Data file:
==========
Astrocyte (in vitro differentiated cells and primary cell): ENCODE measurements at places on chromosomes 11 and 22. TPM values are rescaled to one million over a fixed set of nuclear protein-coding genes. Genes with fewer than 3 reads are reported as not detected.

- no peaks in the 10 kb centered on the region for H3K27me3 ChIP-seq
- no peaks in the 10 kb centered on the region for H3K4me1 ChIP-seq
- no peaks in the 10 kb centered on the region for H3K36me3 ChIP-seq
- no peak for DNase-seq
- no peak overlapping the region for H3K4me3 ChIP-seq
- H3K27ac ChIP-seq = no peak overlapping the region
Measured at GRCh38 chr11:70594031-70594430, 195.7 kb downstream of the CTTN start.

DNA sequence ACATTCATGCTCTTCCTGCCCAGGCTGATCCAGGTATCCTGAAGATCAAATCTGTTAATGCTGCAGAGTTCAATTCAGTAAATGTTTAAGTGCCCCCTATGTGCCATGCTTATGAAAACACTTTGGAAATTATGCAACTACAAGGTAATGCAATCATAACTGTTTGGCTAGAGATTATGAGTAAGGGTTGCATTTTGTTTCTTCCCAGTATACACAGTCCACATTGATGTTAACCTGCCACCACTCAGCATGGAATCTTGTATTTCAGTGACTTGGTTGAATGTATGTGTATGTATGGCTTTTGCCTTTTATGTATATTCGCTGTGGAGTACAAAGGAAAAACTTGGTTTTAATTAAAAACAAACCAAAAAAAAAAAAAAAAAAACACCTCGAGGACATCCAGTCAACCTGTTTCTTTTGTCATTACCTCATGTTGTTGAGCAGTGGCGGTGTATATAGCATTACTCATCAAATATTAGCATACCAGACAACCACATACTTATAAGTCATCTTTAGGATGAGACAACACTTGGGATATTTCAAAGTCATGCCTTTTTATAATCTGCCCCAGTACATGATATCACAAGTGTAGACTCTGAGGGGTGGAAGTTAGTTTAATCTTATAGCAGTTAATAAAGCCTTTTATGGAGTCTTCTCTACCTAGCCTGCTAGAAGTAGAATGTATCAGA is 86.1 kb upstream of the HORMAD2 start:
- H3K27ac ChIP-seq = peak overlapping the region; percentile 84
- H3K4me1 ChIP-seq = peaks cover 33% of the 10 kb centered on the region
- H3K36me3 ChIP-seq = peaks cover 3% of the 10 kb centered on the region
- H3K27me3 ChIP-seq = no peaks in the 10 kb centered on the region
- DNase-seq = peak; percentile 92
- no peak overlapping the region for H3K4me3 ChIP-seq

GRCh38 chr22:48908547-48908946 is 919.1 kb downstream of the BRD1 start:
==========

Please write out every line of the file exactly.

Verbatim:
Astrocyte (in vitro differentiated cells and primary cell): ENCODE measurements at places on chromosomes 11 and 22. TPM values are rescaled to one million over a fixed set of nuclear protein-coding genes. Genes with fewer than 3 reads are reported as not detected.

- no peaks in the 10 kb centered on the region for H3K27me3 ChIP-seq
- no peaks in the 10 kb centered on the region for H3K4me1 ChIP-seq
- no peaks in the 10 kb centered on the region for H3K36me3 ChIP-seq
- no peak for DNase-seq
- no peak overlapping the region for H3K4me3 ChIP-seq
- H3K27ac ChIP-seq = no peak overlapping the region
Measured at GRCh38 chr11:70594031-70594430, 195.7 kb downstream of the CTTN start.

DNA sequence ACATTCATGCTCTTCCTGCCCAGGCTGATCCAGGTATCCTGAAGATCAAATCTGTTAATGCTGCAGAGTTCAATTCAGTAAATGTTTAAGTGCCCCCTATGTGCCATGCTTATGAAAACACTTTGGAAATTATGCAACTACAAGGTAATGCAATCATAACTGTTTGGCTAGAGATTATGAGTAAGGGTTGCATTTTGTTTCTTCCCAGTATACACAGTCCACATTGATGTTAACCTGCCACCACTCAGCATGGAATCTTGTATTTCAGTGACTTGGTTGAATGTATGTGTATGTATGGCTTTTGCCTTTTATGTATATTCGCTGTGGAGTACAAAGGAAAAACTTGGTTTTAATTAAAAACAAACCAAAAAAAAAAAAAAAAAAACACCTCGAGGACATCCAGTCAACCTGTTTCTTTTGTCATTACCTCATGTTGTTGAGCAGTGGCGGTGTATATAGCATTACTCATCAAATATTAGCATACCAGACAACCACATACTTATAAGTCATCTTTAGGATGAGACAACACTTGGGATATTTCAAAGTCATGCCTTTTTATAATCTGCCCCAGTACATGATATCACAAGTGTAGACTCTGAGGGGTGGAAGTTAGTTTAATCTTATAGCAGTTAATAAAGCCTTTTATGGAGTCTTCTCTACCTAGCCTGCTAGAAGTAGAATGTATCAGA is 86.1 kb upstream of the HORMAD2 start:
- H3K27ac ChIP-seq = peak overlapping the region; percentile 84
- H3K4me1 ChIP-seq = peaks cover 33% of the 10 kb centered on the region
- H3K36me3 ChIP-seq = peaks cover 3% of the 10 kb centered on the region
- H3K27me3 ChIP-seq = no peaks in the 10 kb centered on the region
- DNase-seq = peak; percentile 92
- no peak overlapping the region for H3K4me3 ChIP-seq

GRCh38 chr22:48908547-48908946 is 919.1 kb downstream of the BRD1 start: